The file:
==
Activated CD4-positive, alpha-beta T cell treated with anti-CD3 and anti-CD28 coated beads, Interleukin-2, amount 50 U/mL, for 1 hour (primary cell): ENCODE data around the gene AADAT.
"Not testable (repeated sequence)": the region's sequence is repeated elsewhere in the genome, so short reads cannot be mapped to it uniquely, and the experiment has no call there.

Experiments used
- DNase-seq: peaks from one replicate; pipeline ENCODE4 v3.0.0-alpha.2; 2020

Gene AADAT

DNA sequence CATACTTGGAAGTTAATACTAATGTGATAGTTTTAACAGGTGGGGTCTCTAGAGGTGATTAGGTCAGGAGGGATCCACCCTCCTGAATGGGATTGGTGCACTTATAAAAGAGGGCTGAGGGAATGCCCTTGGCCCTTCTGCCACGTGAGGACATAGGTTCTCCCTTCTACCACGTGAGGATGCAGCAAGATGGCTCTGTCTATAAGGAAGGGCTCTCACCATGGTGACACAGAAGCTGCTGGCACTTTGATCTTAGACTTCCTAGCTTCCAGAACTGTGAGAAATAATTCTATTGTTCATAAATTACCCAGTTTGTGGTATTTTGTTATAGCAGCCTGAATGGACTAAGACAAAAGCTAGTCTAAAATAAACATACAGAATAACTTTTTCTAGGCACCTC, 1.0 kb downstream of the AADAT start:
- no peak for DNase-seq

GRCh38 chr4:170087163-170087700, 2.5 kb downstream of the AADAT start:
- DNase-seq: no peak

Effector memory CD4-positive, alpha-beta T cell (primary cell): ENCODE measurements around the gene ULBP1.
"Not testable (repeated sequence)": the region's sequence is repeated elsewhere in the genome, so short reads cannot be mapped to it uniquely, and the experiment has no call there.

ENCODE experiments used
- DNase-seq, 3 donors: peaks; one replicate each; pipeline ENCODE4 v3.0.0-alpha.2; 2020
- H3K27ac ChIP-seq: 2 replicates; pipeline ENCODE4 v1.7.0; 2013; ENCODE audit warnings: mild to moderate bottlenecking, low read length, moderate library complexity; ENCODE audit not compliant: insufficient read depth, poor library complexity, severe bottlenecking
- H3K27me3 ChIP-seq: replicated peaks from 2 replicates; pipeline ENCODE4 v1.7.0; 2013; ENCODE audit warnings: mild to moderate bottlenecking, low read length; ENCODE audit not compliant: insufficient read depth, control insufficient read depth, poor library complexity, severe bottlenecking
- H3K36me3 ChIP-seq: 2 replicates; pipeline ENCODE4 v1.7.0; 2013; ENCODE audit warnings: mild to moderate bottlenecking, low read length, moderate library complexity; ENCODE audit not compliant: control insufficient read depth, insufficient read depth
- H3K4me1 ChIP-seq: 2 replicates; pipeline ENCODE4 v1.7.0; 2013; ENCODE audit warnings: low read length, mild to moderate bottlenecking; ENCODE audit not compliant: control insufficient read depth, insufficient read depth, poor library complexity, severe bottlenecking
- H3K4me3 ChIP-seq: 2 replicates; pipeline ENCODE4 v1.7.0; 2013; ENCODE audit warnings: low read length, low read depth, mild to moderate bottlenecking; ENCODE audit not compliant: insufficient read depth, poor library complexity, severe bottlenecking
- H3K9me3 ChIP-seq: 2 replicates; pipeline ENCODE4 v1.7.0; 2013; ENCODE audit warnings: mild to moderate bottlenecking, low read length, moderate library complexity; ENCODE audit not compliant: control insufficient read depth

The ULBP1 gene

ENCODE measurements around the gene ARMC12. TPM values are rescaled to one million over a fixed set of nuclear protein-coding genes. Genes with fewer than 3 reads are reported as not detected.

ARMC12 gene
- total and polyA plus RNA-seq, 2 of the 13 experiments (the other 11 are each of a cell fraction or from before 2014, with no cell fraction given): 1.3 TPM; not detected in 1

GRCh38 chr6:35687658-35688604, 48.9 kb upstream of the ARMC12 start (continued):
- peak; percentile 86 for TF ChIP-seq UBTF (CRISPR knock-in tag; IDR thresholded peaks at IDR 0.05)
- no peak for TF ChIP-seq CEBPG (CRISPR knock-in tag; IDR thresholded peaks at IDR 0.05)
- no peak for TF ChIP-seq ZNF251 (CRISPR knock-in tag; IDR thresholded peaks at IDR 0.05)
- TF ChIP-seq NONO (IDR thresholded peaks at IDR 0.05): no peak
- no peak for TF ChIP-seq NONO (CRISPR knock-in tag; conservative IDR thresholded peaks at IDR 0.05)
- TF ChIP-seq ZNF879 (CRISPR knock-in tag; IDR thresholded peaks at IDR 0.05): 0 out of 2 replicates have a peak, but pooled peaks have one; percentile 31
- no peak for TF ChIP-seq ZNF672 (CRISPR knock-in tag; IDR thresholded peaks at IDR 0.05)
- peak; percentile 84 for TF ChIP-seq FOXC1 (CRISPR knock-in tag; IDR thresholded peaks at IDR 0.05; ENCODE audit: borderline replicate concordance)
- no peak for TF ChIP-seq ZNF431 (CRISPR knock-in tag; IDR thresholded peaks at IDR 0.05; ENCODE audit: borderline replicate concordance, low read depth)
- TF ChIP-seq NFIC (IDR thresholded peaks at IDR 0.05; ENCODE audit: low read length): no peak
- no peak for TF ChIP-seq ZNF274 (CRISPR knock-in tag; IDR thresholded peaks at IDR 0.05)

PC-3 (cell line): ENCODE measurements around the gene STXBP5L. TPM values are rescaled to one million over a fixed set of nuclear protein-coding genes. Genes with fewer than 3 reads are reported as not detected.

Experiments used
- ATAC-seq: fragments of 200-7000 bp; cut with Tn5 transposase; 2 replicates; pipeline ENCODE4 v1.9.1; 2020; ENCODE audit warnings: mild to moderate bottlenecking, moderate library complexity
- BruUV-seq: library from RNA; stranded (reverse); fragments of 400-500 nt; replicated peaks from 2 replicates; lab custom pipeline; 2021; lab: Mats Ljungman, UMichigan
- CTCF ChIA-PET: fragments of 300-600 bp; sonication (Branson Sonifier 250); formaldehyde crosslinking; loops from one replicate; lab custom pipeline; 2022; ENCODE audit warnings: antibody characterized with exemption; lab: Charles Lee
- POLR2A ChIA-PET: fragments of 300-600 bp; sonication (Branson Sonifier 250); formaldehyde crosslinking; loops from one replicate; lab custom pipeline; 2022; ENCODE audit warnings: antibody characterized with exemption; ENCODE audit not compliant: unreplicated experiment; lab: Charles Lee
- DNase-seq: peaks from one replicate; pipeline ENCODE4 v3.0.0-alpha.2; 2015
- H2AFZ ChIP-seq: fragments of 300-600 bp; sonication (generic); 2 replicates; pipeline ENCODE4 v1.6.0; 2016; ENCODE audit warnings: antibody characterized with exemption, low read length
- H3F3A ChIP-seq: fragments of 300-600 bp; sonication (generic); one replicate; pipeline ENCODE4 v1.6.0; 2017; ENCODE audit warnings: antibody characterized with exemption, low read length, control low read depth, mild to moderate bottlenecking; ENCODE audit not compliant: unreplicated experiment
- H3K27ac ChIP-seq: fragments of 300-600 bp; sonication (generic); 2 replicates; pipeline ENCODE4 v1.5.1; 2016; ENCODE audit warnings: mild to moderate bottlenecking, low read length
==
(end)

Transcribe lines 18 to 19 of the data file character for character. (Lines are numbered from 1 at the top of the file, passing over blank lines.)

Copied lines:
- H3K4me3 ChIP-seq: 2 replicates; pipeline ENCODE4 v1.7.0; 2013; ENCODE audit warnings: low read length, low read depth, mild to moderate bottlenecking; ENCODE audit not compliant: insufficient read depth, poor library complexity, severe bottlenecking
- H3K9me3 ChIP-seq: 2 replicates; pipeline ENCODE4 v1.7.0; 2013; ENCODE audit warnings: mild to moderate bottlenecking, low read length, moderate library complexity; ENCODE audit not compliant: control insufficient read depth